Shortly after completing a degree in Bio Science in Letterkenny I.T, Tanya “got the job by chance”, “Clive Alcorn, director and founder of Tropical World, approached Tanya about an idea "to have a butterfly farm" and if she "would like to come on board”. Tanya took the opportunity and over six years of hard work followed. In that time Tanya “completed a Diploma in Management of Zoo and Aquarian animals, followed by training in Stradford-Upon-Avon Butterfly Zoo, birds section in Edinburgh Zoo and Belfast Zoo”. In 2012 Tropical World was granted a zoo licence which “meant so much for the property and staff as they could now expand” and in 2013, became a member of BIAZA, British and Irish Association of Zoos and Aquariums.

“Visitors Return to Tropical World to Discover Something new Every Year”

Each year director Clive Alcorn and the team strive to have a new addition or feature, like the Dino Den or Hazel Hills Habitat pictured above, to join there already extensive and impressive butterfly room and mini zoo. A lot of people remark that they “didn’t realise it was so big and left with gaining more than what they expected”. I totally agree Tropical World and adjoining Alcorns Florist and Garden Centre have a package that will satisfy the needs of any visitor or local who wants to drop by. Aside from the sheer fun of the environment itself, I left Tropical World with an appreciation of and awareness of the rich habitats and environments that wildlife come from and need in order to survive. 

Stay posted for our next blog where Tanya tells us more animal story's and what a day is like as a Head Keeper at Tropical World.

Find out more about Tropical World

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Friday, 15 July 2016

Adventure at Malin Head, Inishowen

By Denise Henry, Marketing Assistant, Inishowen Tourism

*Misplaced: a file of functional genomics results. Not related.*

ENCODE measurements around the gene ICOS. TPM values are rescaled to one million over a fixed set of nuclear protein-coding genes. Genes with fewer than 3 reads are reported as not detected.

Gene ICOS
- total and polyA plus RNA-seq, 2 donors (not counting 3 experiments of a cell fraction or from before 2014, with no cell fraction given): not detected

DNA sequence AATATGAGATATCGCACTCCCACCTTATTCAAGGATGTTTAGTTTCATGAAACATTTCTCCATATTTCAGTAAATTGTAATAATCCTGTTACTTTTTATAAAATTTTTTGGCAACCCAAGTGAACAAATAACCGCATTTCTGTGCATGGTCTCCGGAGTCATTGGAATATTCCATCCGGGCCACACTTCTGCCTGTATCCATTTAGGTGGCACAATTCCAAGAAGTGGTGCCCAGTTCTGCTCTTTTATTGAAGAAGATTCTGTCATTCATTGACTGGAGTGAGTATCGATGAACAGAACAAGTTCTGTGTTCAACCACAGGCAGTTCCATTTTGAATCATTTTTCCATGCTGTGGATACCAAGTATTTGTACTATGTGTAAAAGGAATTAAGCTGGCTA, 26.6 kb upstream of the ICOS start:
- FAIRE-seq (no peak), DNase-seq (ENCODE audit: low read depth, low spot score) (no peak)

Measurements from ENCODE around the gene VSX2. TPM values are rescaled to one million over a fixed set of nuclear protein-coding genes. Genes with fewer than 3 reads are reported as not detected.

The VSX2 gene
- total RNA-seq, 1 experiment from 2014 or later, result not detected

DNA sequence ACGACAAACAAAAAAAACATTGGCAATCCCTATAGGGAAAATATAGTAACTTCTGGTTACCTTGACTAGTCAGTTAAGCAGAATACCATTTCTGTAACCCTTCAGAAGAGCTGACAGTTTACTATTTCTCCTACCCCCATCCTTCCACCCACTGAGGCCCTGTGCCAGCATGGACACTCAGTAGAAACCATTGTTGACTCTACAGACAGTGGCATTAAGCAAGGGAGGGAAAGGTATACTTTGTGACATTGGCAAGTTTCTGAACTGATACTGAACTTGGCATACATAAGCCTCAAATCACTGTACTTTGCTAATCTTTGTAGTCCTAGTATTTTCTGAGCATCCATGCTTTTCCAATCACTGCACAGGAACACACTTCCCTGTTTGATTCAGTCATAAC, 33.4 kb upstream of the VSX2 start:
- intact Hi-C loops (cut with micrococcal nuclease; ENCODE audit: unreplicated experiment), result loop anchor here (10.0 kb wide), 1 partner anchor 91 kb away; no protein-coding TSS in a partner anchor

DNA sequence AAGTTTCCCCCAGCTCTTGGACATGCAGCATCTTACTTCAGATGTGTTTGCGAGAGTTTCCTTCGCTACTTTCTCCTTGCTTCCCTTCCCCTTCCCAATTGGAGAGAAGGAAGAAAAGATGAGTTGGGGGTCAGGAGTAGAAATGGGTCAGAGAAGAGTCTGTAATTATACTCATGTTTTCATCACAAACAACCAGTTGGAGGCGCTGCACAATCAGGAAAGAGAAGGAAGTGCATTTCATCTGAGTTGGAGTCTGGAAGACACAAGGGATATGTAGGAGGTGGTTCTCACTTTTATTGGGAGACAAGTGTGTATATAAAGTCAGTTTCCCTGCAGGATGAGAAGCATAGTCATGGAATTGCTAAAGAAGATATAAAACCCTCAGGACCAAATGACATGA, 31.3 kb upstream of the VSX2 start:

Today’s adventure takes place at Malin Head with one of Ireland's leading climbing instructors Bren Whelan, pictured above. Bren is an award winning wildlife & landscape photographer, film maker and highly qualified  Mountain Instructor & International Mountain Leader. The day kicks off at Malin Head as my colleague and I meet Bren at the historic Banba's Crown, a Napoleonic Tower built in 1805. From there we make our way a little further along the headland to our climbing site, where we are fitted with harnesses, helmets and soft climbing shoes. The scenery is simply stunning, the jagged sea stacks of Skildrenmore and Skildrenbeg strike up from the water, a temptation to climbers, but until July, home to nesting gulls. 

Taking the Plunge: Abseiling at Malin Head, Inishowen

 As a beginner, who admittedly is a little nervous of heights, Bren starts off with a gentle abseil over a grassy edge pictured above, that tumbles down to meet the stark rocky barrier between us and the Wild Atlantic. Using a multiple belay system, we complete a loop down to the foot of the rock face. During the abseil you can hear the rolling sea drawing nearer behind you. At the bottom, standing on a thick bed of stones there is ample opportunity to pause and appreciate the raw beauty of our surroundings. Meanwhile Bren sets up the next belay ensuring the rope is attached to each cam and carabiner as he passes it. Ascending again, we learn more from Bren about the belay system, which keeps us all safe and connected.